Wall Street is likely poised to scale back its forecasts for corporate earnings, with ugly consequences for stocks, so investors will want to identify the few companies that are immune.
Analysts’ published calls on earnings—a key point for stock investors to watch—are far too optimistic. In aggregate, analysts’ estimates of 2022 earnings per share for S&P 500 companies have risen this year, even though inflation has remained higher than expected and the Federal Reserve has made it clear it will respond with a series of big interest-rate increases.
A recession is increasingly likely, but company analysts can’t immediately quantify how far sales might fall. Their formally published earnings estimates are mostly based on profits from prior quarters, when times were better.
“Estimates need to come down,” said Matthew Stucky, senior portfolio manager at Northwestern Mutual Wealth Management. “It would be incredibly unusual if we have a slowdown and rates are up significantly, that profits can continue to expand at the rate that estimates have them.”
The issue for the broader market is that sales at many companies have some sensitivity to macroeconomic developments. Consumer discretionary companies rely on peoples’ willingness to spend the extra dollar. Manufacturers rely on other companies investing in new projects to meet strong demand. Banks lend more when economic activity is strong.
Some businesses, though, can perform just fine even when the economy isn’t. A lot of those companies have high growth prospects because they sell products and services that customers are rapidly adopting. That can often bring sales and profits that beat expectations.
Strategists at Morgan Stanley identified some of the stocks that are less sensitive to a broad reduction in profit estimates. These names have “idiosyncratic” drivers of sales and earnings, meaning their results are less dependent on the macroeconomic environment.
All stocks on the strategists’ list are rated Overweight by the bank’s analysts. Here are three of the best examples.
Match Group (ticker: MTCH), the $20 billion leader in dating apps, is on the list of rapid growers. Online dating still isn’t in the later stages of adoption, and Match is rolling out its Hinge app throughout the entire globe. Analysts expect sales— comprised of advertising and subscriptions—to compound at an annual rate of above 15% to over $7 billion by 2027, according to FactSet . Expectations are that earnings per share will grow more than 20% annually.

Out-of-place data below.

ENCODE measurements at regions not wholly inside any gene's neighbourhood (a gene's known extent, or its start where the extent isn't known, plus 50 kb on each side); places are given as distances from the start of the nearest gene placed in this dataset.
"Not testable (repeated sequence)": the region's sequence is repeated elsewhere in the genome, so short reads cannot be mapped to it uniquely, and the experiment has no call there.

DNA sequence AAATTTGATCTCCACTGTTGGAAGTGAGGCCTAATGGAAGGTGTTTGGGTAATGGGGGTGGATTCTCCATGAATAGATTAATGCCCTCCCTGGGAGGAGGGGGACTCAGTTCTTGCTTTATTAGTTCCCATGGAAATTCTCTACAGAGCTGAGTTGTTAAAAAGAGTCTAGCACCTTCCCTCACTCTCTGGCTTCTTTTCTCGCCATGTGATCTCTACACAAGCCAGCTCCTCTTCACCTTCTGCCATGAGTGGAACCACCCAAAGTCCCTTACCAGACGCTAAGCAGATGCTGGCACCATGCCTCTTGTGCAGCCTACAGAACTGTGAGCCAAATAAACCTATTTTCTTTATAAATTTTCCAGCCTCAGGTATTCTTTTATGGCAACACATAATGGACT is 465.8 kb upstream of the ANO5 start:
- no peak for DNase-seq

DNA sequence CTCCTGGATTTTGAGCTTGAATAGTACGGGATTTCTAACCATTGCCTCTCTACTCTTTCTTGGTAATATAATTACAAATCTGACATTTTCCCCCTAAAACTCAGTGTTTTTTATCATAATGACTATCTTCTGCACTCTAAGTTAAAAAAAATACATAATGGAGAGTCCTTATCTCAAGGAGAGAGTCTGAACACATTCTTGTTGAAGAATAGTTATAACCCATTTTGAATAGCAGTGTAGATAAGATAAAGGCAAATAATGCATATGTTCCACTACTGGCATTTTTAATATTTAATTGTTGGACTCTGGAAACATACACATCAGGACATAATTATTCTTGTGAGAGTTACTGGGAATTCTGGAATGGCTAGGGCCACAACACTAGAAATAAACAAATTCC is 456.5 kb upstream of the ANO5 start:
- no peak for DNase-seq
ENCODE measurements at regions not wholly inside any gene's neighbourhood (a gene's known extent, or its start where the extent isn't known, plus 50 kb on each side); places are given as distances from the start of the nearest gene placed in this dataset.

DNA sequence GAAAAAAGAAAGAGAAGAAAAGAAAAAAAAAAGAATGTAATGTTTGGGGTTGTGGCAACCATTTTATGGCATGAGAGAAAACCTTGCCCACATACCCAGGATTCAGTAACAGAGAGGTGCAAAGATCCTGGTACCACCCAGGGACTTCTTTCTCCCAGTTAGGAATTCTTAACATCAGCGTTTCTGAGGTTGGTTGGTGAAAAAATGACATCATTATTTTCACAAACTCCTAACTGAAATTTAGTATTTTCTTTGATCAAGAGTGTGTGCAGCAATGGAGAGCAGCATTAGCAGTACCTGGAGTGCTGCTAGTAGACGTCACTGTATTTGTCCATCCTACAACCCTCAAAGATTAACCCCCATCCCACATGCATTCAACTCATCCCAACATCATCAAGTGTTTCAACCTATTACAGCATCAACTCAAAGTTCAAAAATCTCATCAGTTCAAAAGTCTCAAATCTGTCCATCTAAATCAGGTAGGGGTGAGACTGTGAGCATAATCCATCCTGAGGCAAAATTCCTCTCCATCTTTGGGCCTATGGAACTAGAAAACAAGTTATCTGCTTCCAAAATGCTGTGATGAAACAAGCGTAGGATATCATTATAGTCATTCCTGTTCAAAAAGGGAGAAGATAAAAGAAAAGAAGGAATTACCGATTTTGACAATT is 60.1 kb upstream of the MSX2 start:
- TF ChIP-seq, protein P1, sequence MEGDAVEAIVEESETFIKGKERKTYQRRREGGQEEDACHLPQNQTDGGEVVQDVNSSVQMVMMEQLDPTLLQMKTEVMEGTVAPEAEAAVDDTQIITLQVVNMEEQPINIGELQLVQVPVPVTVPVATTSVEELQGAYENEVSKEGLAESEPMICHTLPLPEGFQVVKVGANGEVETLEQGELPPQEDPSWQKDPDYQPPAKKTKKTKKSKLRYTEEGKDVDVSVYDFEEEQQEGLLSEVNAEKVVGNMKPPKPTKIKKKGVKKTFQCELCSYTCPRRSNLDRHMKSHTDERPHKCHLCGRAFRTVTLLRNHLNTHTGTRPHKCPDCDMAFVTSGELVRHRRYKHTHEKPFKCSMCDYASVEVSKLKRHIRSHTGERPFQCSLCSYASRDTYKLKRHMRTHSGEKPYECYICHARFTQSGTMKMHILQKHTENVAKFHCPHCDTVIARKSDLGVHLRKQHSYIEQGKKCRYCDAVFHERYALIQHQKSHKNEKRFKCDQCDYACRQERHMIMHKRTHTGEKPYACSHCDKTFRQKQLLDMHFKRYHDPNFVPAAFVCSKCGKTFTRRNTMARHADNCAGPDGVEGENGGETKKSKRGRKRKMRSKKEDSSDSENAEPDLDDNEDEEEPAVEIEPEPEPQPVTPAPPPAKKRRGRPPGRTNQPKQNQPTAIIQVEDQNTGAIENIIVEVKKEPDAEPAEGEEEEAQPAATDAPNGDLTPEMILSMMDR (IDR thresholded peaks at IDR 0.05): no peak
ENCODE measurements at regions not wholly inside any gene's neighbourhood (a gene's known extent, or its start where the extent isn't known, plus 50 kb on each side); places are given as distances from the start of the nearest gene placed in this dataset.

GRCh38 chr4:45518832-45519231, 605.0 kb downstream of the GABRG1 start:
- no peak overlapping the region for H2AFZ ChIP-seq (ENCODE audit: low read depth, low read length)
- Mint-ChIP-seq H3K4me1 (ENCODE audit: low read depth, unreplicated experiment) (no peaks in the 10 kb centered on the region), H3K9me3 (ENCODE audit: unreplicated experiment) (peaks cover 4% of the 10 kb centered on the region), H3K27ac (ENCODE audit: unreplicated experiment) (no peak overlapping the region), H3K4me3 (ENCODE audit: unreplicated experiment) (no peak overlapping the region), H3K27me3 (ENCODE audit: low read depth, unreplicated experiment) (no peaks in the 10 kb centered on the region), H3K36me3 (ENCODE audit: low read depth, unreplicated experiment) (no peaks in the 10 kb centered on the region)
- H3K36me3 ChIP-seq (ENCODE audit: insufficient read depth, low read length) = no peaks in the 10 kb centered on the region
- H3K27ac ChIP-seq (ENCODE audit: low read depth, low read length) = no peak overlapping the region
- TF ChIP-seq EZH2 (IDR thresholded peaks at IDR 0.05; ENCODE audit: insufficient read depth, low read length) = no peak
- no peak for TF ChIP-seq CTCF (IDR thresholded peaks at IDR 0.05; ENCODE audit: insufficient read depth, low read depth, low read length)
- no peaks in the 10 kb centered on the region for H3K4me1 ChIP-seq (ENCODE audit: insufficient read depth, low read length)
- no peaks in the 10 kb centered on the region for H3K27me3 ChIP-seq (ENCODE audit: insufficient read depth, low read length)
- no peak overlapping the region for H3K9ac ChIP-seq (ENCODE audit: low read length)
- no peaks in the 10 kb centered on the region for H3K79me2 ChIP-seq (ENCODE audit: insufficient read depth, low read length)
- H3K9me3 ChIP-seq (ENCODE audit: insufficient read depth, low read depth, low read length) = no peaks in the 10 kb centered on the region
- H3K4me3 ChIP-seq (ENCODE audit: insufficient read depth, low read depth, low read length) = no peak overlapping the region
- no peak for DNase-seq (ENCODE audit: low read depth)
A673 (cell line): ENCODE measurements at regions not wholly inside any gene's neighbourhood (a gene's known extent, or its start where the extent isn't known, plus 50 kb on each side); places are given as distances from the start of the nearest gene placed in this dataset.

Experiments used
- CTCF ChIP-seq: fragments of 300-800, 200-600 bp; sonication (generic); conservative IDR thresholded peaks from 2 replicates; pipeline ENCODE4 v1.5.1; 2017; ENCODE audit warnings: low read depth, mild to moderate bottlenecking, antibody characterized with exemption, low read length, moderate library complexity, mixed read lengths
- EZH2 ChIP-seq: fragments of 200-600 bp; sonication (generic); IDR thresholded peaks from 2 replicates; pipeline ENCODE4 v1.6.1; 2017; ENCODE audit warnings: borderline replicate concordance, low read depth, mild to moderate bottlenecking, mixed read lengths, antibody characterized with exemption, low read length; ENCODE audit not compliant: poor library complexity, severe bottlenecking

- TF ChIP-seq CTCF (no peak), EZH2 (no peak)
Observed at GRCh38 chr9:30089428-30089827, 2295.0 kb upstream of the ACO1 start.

Zoom Video Communications (ZM) is also still expanding quickly. Even though the market has had to come to terms with the fact that the company likely saw its best days of growth as people shifted to videoconferencing during the pandemic, sales are still expected to compound at 13% annually to more than $8 billion by 2027.
At Eli Lilly & Co (LLY), sales are expected to compound at an annual rate of about 9% to $45 billion by 2027. That means EPS growth is likely to come in at about 17% over that stretch, data on FactSet indicates. Management—and analysts—expect new products to soon enter more advanced stages of testing. Those include drugs like Tirzepatide, an obesity treatment whose sales are expected to rise to more than $5 billion by 2027 from just $263 million this year.
There is one caveat. High-growth stocks are most sensitive to rising yields for long-dated bonds. A surge in yields that has slammed growth stocks for much of 2022 paused over the past week, much to the delight of investors in those companies, but if the rise resumes, the shares could struggle.
At least the Street’s estimates of those companies’ earnings are likely to remain relatively stable.
Write to Jacob Sonenshine at firstname.lastname@example.org